From Grocery Store to Kitchen

I was fortunate enough to present at two programs this afternoon for the 2011 ALA Annual Conference. Here’s the full description of the first program, “From Grocery Stores to Kitchens: Empowering Users to Get Creative with Digital Media.”

It’s time for libraries to stop functioning like grocery stores where people simply come to get stuff and start acting more like kitchens where people come to create and tell their own stories. This program will provide insights into why libraries need to start empowering users of all ages to work with videos, music, podcasts, and graphic design. Also, hear about “StoryTubes”, an exciting yet simple project that combines kids’ interest in technology with their love for books and reading. We’ll end with some tips on how to create a simple digital media lab for you library.

The main point of the presentation is that libraries need to stop functioning only like grocery stores where people simply come to get stuff and start functioning like kitchens where people do stuff and create stuff. Joyce Valenza wrote about this metaphor after hearing Joan Frye Williams speak on it back in 2008. Here are my slides from this presentation:

The second presentation was much shorter as I was part of a panel discussing examples of transliteracy in action at libraries. Here’s the description for this program:

Transliteracy is the ability to read, write and interact across a range of platforms, tools and media from signing and orality through handwriting, print, TV, radio and film, to digital social networks. This session looks at the practical aspects of what we can do to help our patrons become transliterate citizens, including real world examples from academic, public and school libraries. Sponsored by LITA Transliteracy Interest Group.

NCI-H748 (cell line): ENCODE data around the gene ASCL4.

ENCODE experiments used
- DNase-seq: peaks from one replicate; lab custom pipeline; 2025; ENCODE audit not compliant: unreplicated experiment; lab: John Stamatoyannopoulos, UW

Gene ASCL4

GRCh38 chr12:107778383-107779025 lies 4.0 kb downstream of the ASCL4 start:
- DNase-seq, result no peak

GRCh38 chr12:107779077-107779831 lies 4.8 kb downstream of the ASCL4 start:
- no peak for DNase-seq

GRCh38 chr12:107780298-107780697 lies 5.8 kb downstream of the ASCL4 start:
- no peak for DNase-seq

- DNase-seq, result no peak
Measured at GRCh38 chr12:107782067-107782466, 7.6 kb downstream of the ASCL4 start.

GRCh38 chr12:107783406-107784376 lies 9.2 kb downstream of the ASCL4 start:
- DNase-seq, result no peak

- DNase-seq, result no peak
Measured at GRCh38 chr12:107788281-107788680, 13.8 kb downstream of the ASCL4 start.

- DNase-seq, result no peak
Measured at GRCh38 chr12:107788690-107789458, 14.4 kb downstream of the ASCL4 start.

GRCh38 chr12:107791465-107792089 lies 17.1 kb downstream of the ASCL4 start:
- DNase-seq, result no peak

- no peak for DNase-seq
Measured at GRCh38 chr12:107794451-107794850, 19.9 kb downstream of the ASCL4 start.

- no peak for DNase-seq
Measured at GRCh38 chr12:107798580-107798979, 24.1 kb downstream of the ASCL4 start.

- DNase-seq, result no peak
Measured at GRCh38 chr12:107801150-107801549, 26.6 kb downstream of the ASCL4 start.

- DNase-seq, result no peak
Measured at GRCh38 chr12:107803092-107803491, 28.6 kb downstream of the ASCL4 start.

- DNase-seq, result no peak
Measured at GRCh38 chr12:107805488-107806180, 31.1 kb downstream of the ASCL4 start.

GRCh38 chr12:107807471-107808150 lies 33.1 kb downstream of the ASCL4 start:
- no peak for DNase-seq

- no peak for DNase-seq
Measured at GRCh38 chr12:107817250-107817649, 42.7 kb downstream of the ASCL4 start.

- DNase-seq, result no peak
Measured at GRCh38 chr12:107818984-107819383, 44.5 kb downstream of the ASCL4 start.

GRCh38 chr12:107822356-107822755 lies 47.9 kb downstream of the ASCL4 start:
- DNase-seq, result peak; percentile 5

Here are my slides for that presentation.

Thanks to Bobbi Newman for inviting me to take part in this program. And thanks to everyone who attended both of these presentations today. Please leave a comment here if you’d like to continue the conversation!


  1. Richard, thanks for sharing these links and presentations! BALibrary has learned a lot from other libraries and it is great to continue sharing and communicating about these types of projects.

    I have spent a lot of time in our lab this week watching kids and teens explore and create simply by having the mouse turned over to them. Seeing kids with a wide range of abilities discover a new talent or interest makes it all worthwhile. Not many professions can have such an impact on kids’ future.

    Ryann (ruden at BALibrary dot org).


  2. Thank you so much for agreeing to be on the panel and delivering an amazing presentation!


  3. @Ryann it’s great to hear success stories like that!

    @Bobbi it was my pleasure. thanks for inviting me. had a lot of fun and learned a lot from the others.


  4. Thanks so much for sharing your fabulous slides! This gives us a lot of useful information for our own endeavors.


Leave a Reply

Your email address will not be published. Required fields are marked *